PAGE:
Trading Blox Basic supports four variable Groups:

Groups:

Use:

Block Permanent (BPV)

Block Permanent Variables are common to all the script section, and are accessible anywhere in the block module when the variables Scope is set to Block.  They can be accessible anywhere in the System, Test, or Simulation if one of those wider Scope ranges is selected.

 

Various BPV Variable Types can be selected (see table below).  None except the Instrument Type is connected to a specific instrument as Instrument Permanent variables are designed.  Instead, they can accept a value from an instrument, but the value will be accessible to all the other instruments as the Instrument loop processes each symbol in a portfolio.

 

When deciding on which kind of variable to use, consider if the value in the variable can be common to all instruments.  If it can, the a BPV will be a good choice.  If it needs to be specific to a specific instrument, then select an IPV.

Instrument Permanent  (IPV)

Instrument Permanent variables are designed to add information to the property information available to each portfolio symbol.  In a sense they create an additional property that can easily be assigned and accessed through simple scripting statements.  

 

IPV group supports a variety of variable types (see table below), and they follow the same rules  instruments observe in the various scripts were they are given context automatically, or are required to be brought into context through a manual process.

 

Select an IPV as a group choice when the information to be contained within the variable will only pertain to that specific instrument.  For example, if you want to set a value for a signal for that instrument alone, then an IPV is a good choice.  However, if the value in a variable pertains to all of the instruments, then a BPV is the better choice.

Parameters

Parameter variables become visible in the user's menu area.  They provide methods for changing the length of a calculation, the value to be applied in a calculation, controls that can influence which areas of a module are allowed to function, and they can be stepped in an attempt to discover how their variation in value influences how a system performs.

 

Parameters are accessible in all script sections.

Local

Local variables are created in a specific script section.  Their scope is isolated to the script section in which they are declared, and are accessible anywhere in that same script section.  

 

When naming a Local variable ensure the same name being declared has not been used elsewhere in the script, or in the System, Test, or Simulation when those scope are employed in the Suite of modules.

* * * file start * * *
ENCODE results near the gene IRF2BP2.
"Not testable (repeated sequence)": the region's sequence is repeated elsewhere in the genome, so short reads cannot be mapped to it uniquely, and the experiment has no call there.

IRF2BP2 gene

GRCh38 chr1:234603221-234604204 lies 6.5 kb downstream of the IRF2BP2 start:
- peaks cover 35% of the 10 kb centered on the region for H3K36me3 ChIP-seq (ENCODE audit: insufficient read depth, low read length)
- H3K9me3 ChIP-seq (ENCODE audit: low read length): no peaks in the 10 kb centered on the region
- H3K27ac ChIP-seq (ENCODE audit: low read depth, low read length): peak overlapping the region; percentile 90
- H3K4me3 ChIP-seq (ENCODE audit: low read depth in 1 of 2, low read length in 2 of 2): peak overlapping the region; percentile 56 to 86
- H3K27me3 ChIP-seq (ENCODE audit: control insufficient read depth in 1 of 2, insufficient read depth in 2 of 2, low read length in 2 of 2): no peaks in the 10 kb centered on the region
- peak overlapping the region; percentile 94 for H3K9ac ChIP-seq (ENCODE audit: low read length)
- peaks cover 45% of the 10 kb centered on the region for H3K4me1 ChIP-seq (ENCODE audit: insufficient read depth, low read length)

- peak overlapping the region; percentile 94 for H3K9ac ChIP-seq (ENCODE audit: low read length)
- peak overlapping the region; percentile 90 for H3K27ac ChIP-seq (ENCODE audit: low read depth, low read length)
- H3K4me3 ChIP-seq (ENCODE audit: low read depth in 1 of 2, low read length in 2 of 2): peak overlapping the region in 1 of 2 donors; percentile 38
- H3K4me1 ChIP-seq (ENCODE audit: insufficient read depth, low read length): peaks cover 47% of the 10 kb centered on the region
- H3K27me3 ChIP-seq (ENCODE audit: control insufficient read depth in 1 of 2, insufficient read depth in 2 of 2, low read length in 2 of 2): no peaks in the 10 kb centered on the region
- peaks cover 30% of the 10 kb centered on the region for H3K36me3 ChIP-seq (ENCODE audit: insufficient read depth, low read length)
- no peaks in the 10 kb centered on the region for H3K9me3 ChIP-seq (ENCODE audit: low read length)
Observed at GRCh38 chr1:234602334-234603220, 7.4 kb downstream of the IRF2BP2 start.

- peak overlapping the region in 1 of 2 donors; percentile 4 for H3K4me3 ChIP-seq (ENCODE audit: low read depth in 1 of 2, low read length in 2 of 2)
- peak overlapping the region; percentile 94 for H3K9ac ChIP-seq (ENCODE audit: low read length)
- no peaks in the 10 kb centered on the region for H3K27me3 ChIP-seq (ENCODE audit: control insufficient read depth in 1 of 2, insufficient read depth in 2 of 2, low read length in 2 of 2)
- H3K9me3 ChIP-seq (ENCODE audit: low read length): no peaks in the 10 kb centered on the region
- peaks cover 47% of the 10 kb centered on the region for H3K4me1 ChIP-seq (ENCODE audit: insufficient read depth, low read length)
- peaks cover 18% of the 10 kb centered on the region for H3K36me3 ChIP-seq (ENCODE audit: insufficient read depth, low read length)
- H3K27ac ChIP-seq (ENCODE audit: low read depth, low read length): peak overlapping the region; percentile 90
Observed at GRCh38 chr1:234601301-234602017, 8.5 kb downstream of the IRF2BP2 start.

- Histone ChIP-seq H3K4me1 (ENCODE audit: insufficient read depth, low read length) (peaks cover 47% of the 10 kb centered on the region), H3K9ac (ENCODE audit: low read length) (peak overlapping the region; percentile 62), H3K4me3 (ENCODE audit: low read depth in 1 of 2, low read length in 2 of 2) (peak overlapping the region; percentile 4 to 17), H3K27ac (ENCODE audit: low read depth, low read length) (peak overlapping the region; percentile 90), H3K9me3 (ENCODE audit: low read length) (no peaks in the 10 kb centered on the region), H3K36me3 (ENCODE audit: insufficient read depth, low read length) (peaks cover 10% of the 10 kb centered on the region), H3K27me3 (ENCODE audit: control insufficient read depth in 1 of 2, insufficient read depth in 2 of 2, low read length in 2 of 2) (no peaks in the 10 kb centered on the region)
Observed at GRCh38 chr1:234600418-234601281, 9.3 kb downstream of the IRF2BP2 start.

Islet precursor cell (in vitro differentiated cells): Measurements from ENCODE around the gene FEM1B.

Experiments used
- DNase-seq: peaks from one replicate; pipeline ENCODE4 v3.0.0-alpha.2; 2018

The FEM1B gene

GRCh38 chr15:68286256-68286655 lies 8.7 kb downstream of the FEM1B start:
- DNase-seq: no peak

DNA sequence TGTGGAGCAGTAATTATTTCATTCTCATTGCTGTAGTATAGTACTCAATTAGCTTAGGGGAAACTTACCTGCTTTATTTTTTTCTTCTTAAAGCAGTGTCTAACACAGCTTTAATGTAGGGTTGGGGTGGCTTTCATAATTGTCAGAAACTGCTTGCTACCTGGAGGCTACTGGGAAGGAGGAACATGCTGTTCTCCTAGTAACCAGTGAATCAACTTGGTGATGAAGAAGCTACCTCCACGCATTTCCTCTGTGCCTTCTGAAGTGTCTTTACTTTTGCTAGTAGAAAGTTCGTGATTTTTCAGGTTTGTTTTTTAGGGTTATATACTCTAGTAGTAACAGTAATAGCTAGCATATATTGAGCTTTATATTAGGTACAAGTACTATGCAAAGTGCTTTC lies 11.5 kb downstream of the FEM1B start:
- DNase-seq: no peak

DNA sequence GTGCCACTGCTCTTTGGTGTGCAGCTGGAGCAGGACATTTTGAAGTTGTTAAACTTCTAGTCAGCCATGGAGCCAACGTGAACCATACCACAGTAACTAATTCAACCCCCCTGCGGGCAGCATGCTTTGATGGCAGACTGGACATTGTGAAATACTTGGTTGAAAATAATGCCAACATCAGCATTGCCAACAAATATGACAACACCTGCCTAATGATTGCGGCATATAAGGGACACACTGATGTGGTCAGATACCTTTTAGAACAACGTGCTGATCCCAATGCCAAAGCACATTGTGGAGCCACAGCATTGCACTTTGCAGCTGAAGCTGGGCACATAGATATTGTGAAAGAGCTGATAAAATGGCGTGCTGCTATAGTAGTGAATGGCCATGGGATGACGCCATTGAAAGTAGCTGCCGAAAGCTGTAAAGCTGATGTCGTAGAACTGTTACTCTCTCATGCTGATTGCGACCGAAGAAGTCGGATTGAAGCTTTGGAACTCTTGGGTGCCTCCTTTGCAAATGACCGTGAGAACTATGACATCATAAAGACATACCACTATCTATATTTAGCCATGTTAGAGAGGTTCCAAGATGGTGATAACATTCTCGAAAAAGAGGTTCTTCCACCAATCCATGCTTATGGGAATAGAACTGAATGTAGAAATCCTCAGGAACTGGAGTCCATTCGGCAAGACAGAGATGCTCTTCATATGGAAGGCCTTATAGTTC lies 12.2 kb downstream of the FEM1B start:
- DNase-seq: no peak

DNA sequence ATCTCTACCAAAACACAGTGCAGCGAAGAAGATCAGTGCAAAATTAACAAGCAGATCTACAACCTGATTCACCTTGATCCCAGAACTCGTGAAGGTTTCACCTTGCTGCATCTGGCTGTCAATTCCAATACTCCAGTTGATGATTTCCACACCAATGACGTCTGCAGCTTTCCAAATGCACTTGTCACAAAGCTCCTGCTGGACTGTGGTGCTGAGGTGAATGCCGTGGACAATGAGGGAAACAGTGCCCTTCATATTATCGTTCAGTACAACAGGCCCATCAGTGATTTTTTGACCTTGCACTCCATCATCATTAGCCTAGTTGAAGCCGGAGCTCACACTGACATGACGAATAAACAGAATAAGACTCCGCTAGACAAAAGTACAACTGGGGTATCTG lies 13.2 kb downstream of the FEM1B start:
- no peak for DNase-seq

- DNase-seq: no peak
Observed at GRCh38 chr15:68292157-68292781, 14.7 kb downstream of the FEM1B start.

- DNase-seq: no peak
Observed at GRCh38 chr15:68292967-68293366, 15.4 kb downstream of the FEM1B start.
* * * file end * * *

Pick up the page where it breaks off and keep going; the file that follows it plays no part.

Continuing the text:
In simple terms, only use local variable names that are unique and are only needed in that script section.

 

Local variables are not cleared when the script section is executed.  This means to clear the value in a Local variable that can affect a statement before the script section has assigned it a value, the variable in most cases should be cleared.

 

Within these groups there are six standard variable types.  One of which is a special Instrument type that can be created as a BPV and used to access an instrument.  Not all of the variable types are available in all of the groups.  To know which is available where, review the table here and review the links associated with of the variable types and groups.

 

Variables available by Group and Type:

TYPE

Available:

Description:

Boolean

P

This parameter variable type can only be True or False.  When True the value is equal to 1, and it is zero when False.

Floating

B, I, P

Decimal numbers like 1.24 or 3.14159 which are not whole numbers

Instrument - BPV

B

Direct access to instruments is only available in the scripts that allow the instrument object context.  To access an instrument in a script where it doesn't have context it is necessary to use this BPV type so an instrument can be moved into context and made accessible.

Integer

B, I, P

Whole numbers like 1, 200, 582, -5

Money

 

S

 

Variables which hold money.  Internally Money variables are stored in the same way as a floating point variables. Money variables are printed differently and show in the debugger with different formatting.

Percent

P

Default value entered must be as a decimal where 0.10.  When this parameter appears on the main screen page it will be displayed as 10%.  In calculations it will be applied as a decimal where 10% is applied as 0.10.

Price

B, I